Etymology: perhaps from obsolete job lump
Date: circa 1627
1a: a piece of work; especially : a small miscellaneous piece of work undertaken on order at a stated rate
2c: a damaging or destructive bit of work
3a: something that has to be done; an undertaking requiring unusual exertion
(Excerpted from Merriam-Webster’s Online Dictionary)
Come August 28, the etymological root of job will not be the only things that is obsolete; my days as an editor at the Smithsonian American Art Museum will also be. On Monday, I gave notice, and boy does it feel good to have that off my chest. It’s been tough sitting in meetings about projects that everyone but me thought I’d be working on.
Am I sad? No, not really.
Much too frequently my job has been “a piece of work,” and the “stated rate” has been far too low. On occasion, it’s been “damaging and destructive,” making me want to tear out my hair or give someone a good piece of my mind (if only I were confrontational). And almost always, it’s been “something that has to be done,” not something I get excited about doing.
But of the three jobs I’ve had since I came home from Greece, it was probably the best. Being an editor is something I enjoy. I like working with words, trying to find the gem that is usually hidden inside a lot of junk and polishing it until it shines. I like working with authors and designers and publishers. I have friends at work whom I will miss. I am well-liked by my boss (which did make the notifying her of my intent to leave kind of awkward as all the “I’m so lucky to have had yous” made it feel a little too much like we were breaking up instead of sorting out my resignation). And I had the privilege of working for an esteemed institution, and I can’t deny that having Smithsonian Editor on my resume probably helped open a few doors in the writing world (and will hopefully continue to do so).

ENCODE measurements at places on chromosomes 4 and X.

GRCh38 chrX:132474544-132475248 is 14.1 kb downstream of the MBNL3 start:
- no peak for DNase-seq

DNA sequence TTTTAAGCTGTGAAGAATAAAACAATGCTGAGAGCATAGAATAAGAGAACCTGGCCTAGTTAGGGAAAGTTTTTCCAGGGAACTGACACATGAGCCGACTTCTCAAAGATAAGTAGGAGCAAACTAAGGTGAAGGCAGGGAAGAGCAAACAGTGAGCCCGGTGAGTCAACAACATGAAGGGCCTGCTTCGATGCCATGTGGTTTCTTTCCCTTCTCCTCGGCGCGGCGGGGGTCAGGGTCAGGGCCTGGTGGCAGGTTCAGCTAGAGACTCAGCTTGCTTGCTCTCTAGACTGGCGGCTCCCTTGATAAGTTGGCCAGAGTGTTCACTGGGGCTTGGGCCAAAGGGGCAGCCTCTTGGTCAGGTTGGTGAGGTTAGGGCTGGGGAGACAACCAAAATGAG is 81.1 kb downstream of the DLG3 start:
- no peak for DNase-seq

What I don’t like is the bureaucracy of working for the federal government. I don’t like having co-workers whose most common refrain is “That’s not my job.” I don’t like having to go to work and sit all day at a desk on days when there is absolutely nothing to do. And I hate that hard work isn’t rewarded while whining is.
But why linger on that? I have less than 30 working days left. Then it’s off to Sweden and then the world.
As we prepare to leave, I have no need to think of where I will end up next, but I can’t help but ponder it every now and then. At this point, I’m seeing myself moving into the world of freelance—editing, writing, etc. I’ve given the office space world the old college try, but I just don’t think I’m cut out for it. But who knows, maybe after a year of complete freedom, I’ll miss the working world. It will be interesting to see how my perspective changes over the course of this coming year. Will I come back even more determined not to return to the 9-5? Or will I long for the routine of office life? What do you think?
I’m putting my money on option one.